1.  The applicant complains under Article 6 § 1 of the Convention that the criminal proceedings against him were not concluded within a reasonable time and that the written opinion of the Principal Public Prosecutor to the Court of Cassation was never served on him, thus depriving him of the opportunity to put forward his counter-arguments.

The Court considers that it cannot, on the basis of the case file, determine the admissibility of these complaints and that it is therefore necessary, in accordance with Rule 54 § 2 (b) of the Rules of Court, to give notice of this part of the application to the respondent Government.

2.  The applicant further alleges under Article 6 §§ 1, 2 and 3 (d) of the Convention that he did not receive a fair hearing by an independent and impartial tribunal having regard to the presence of a military judge on the bench of the State Security Court, that his witness was not heard before the court and that his conviction was solely based on the statements extracted from him under duress. He further alleges that the domestic courts’ decisions were not reasoned.

a)  As regards the independence and impartiality of the State Security Court, the Court notes that the applicant’s trial commenced before Erzincan State Security Court, whose composition included a military judge. On 6 April 1999 the court convicted the applicant of the offence. On 18 June 1999, the Turkish Constitution was amended and the military judge on the bench of the State Security Court was replaced by a civilian judge. On 17 February 2000 the Court of Cassation quashed the applicant’s conviction and remitted the case to the State Security Court. After the remission, the applicant’s trial resumed at a court which was composed of three civilian judges who carried out a full re-examination of the facts of the case and a re-assessment of the evidence and law presented before it. Consequently, on 13 March 2001, the applicant was convicted by a court of this nature (see Yaşar v. Turkey (dec.), no. 46412/99, 31 March 2005).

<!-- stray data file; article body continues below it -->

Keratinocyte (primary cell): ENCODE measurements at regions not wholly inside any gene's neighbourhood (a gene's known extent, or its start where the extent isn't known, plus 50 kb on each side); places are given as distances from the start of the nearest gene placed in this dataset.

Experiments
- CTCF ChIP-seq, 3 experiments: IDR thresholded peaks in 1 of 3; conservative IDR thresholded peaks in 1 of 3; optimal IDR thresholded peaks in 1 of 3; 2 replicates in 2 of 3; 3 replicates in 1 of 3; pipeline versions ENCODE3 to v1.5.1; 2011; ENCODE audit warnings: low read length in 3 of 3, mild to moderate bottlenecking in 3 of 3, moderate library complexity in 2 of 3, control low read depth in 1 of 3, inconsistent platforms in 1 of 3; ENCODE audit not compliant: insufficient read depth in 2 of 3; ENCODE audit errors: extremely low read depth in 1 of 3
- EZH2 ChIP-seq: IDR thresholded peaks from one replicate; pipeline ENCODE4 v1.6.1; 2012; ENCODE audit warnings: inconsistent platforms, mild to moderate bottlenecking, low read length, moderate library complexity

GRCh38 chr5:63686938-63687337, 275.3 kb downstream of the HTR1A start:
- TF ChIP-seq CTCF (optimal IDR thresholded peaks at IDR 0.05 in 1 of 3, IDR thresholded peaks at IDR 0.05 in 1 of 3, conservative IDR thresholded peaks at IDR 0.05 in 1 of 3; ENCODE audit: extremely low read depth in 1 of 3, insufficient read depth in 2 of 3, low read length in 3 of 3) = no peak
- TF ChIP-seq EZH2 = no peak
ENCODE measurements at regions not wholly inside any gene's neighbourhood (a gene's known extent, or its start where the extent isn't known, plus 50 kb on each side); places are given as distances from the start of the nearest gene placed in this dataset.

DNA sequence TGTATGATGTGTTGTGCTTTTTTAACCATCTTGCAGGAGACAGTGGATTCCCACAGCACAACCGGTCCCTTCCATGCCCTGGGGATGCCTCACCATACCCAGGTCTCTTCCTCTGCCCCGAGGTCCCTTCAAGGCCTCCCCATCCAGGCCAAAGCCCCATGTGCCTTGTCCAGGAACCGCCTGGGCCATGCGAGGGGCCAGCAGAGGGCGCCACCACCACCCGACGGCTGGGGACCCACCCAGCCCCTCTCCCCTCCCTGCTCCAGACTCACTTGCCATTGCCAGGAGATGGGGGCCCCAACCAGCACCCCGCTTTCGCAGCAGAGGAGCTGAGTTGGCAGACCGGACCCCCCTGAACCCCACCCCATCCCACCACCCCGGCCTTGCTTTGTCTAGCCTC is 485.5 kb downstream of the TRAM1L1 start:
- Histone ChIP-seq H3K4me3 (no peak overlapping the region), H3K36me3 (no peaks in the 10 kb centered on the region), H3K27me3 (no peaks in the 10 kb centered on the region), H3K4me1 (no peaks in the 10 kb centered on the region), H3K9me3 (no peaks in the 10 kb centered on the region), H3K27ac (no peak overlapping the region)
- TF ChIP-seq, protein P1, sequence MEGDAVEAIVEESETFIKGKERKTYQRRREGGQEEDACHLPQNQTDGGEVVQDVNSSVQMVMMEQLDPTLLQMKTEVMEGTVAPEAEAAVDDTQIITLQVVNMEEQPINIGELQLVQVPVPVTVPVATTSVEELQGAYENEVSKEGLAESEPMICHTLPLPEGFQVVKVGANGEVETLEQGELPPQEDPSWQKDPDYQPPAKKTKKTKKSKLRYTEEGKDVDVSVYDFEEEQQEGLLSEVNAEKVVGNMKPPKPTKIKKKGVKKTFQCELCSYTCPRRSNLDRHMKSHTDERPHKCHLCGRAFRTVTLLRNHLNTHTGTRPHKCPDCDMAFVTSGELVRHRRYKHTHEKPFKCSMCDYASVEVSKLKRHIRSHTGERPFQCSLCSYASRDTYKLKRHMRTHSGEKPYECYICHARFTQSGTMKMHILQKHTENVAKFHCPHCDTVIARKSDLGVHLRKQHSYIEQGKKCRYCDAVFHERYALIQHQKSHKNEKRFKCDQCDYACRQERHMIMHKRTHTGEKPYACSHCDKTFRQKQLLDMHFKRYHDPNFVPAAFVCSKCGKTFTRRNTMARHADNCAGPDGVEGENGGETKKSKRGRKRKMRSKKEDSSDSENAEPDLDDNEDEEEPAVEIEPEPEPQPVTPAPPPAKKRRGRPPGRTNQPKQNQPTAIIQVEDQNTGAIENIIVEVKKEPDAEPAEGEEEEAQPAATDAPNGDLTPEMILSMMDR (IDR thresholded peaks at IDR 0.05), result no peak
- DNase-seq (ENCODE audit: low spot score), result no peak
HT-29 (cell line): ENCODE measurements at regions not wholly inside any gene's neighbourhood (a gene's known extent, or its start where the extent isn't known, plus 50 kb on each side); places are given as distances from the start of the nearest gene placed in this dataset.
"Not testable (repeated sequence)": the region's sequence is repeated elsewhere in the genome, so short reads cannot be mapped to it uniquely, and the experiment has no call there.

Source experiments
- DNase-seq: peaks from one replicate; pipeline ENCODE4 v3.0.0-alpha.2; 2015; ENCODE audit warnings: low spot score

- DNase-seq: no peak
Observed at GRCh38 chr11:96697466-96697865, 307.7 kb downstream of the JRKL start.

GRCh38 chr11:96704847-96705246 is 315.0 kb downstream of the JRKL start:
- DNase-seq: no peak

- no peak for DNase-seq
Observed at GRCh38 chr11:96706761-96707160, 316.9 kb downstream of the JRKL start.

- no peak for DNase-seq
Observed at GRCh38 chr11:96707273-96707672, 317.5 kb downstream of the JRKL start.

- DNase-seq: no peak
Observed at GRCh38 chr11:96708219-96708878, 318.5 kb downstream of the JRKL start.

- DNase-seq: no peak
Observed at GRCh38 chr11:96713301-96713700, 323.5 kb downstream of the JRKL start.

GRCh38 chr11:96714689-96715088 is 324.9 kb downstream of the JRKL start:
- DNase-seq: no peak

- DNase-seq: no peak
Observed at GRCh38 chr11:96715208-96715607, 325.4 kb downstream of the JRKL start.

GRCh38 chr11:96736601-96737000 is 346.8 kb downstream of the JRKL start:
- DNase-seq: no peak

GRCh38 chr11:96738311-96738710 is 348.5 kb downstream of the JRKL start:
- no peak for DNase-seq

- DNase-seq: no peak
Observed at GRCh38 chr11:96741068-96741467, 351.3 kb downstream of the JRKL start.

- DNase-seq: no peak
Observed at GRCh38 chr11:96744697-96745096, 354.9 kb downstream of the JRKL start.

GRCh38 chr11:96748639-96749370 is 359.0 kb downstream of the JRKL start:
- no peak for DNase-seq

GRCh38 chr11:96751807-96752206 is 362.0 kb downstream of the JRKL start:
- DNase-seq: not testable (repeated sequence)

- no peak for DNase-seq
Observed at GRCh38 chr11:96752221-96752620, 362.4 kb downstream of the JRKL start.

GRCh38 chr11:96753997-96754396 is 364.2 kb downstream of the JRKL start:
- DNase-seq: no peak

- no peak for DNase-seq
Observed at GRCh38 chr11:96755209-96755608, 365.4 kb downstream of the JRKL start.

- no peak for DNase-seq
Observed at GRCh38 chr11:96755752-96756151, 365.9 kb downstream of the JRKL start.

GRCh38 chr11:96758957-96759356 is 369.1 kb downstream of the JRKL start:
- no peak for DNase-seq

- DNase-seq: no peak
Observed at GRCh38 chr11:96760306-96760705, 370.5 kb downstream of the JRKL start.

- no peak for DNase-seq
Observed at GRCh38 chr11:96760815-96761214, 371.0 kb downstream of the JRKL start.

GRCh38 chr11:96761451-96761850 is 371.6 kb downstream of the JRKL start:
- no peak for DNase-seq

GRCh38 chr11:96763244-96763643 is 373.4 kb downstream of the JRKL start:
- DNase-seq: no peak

It follows that this complaint is manifestly ill-founded and must be rejected in accordance with Article 35 §§ 3 and 4 of the Convention.

b)  As regards the complaints concerning the refusal to call A.N as his witness, the Court reiterates that as a general rule, it is for the national courts to assess the evidence before them as well as the relevance of the evidence which the defendants seek to adduce. The Court’s task is to ascertain whether the proceedings considered as a whole, including the way in which the evidence was taken, were fair (see, among other authorities, Edwards v. the United Kingdom, judgment of 6 December 1992, Series A, no. 247-B, pp. 34-35, § 34, Kostovski v. the Netherlands judgment of 20 November 1989, Series A, no.166, p.19, § 39). The Court further draws attention to the fact that Article 6 § 3 (d) does not grant the accused an unlimited right to secure the appearance of a witness in court. It is normally for the national courts to decide whether it is necessary or advisable to hear a witness (see among other authorities, Perna v. Italy [GC], no. 48898/99, § 29, ECHR 2003-V); its essential aim, as indicated by the words “under same conditions”, is a full equality of arms in the matter.